A mom of a 9-year-old boy came to me in tears. She was frustrated, exhausted and tired of the power struggles.
“He doesn’t do anything I ask," she said. "He never listens. When I take things away, he finds them. Nothing works.”
I let her vent for a while before I even considered suggesting some options. We all need to vent sometimes.
“Nothing works” is a refrain that I hear over and over again when parents approach me with questions about positive parenting. They’re tired of the arguments, they’re tired of feeling at odds with their own children, and they want to hit the reset button.
After she shed her last tear for the moment, this mom looked up at me and said, “This isn’t the mother I wanted to be.” She’s not alone. Not only do I hear those very words from many parents, but I also see parents struggling to figure out how to change the way they interact with their kids to avoid this cycle of negativity in the home. It isn’t easy, and no one is alone in this.
I find that one reason parents continue to use ineffective strategies is that they don’t know where to begin if they do hit reset. I also find that positive parenting is often confused with permissive parenting, and this causes parents to shy away from investigating positive parenting practices.
Permissive parents have a tendency to avoid blowups and hurt feelings at all costs. To that end, they aren’t big on setting and enforcing limits, and schedules aren’t particularly high on their priority list. It’s the “cross that bridge when we come to it” style of parenting.
Positive parenting, on the other hand, does involve limits and boundaries. What parents don’t always realize is that it is possible to establish healthy limits while maintaining and strengthening a positive connection with your child. The benefits of prioritizing this connection are huge. “With strong connections comes more cooperation, and with that, more joy and peace in the family,” explains Rebecca Eanes, author of Positive Parenting: An Essential Guide.
Check out this quick-start guide to get you on the path to positive parenting:
1. Gut check
More often than not, parents fall into certain patterns of dealing with discipline, because that is how they were raised. Parents often tell me that they yell because their moms yelled. They use sarcasm, because they were raised on it. They do what they know. That’s natural.
The problem, of course, is that some of those dated parenting practices don’t work. If you always get the same result (and it’s not the one you’re hoping for), it’s time to make a change.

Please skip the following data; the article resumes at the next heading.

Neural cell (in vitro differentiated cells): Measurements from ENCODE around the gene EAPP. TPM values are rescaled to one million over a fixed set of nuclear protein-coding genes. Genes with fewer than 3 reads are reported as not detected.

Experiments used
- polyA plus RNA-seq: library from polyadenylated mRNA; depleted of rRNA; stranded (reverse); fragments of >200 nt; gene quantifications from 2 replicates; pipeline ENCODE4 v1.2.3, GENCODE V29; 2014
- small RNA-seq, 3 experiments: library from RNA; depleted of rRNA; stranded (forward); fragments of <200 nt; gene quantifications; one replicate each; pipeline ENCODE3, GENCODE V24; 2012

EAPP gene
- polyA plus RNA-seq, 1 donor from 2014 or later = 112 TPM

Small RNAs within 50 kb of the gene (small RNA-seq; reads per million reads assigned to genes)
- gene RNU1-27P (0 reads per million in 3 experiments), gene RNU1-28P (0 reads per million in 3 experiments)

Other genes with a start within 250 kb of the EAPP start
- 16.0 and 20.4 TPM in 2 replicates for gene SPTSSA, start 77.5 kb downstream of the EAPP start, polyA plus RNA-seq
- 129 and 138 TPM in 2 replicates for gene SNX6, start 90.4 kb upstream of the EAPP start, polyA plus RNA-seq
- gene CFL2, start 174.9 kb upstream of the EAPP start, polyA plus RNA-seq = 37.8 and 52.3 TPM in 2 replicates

Eanes suggests asking a few questions to get in touch with your own feelings about your parenting practices:
- How was your childhood?
- What are the relationships and events that shaped who you are today?
- What successes and failures have created your current outlook about the possibilities for the future?
The trick is to think about the ups and the downs. Time provides the gift of emotional space. The moments that might have caused hurt in the past do fade away as we choose to focus on the positive. When we explore those past hurts, however, we learn from them. We have the power to work through those feelings and find better solutions for our children. Take the time to think about the good and the bad as you consider how you can move forward in a positive light.
2. Look for triggers
All too often we get caught up in the behavior we see, instead of investigating the underlying causes of the behavior. “Choose consequences that fit the behavior” is advice that pops up over and over again, yet it never quite seems to solve the problem.
All behavior is communication. Kids don’t come into this world knowing how to regulate their emotions—we have to guide them. Handing out consequences in their moment of need doesn’t provide much in the way of guidance.
“When your knee-jerk reaction is to dish out punishment, you miss entirely what caused the misbehavior in the first place,” says Eanes.
I suggest that parents use a “trigger tracker” to help find the patterns of behavior that cause the most stress in the home. It’s a simple strategy, but it can help parents figure out where to problem-solve and how best to intervene. Following an outburst or tantrum, jot down the time of day, what was happening, any significant changes (new teacher, parent traveling, etc.), when the child last ate and sleep patterns from the night before. After a few days, a pattern will emerge and that will help parents find the triggers and empathize with the child.
3. Empathize and connect first
Hold your child close and whisper empathic responses. Convey understanding and listen to what your child needs in the moment. The thing about unconditional love, after all, is that exists even under the most challenging circumstances.
4. Focus on solutions.
Once your child is calm enough to talk, Eanes suggests remaining solution-focused in an effort to empower the child to become a problem-solver. While a toddler will need guidance and choices when it comes to seeking a logical solution, most kids over the age of 5 can think through solutions. Eanes encourages parents to ask the following questions to guide children:
· How are we going to fix this?
· We have a problem. Can you think of a way to solve it?
Shifting parenting practices requires time and patience. It doesn’t happen in a day. There will be ups and downs and moments of frustration for both the parent and the child, but that doesn’t mean that it isn’t working. Talk to your kids about the changes you’re making. Work as a team to improve the overall communication in the home.
Together, you can make positive changes that lead to happier days.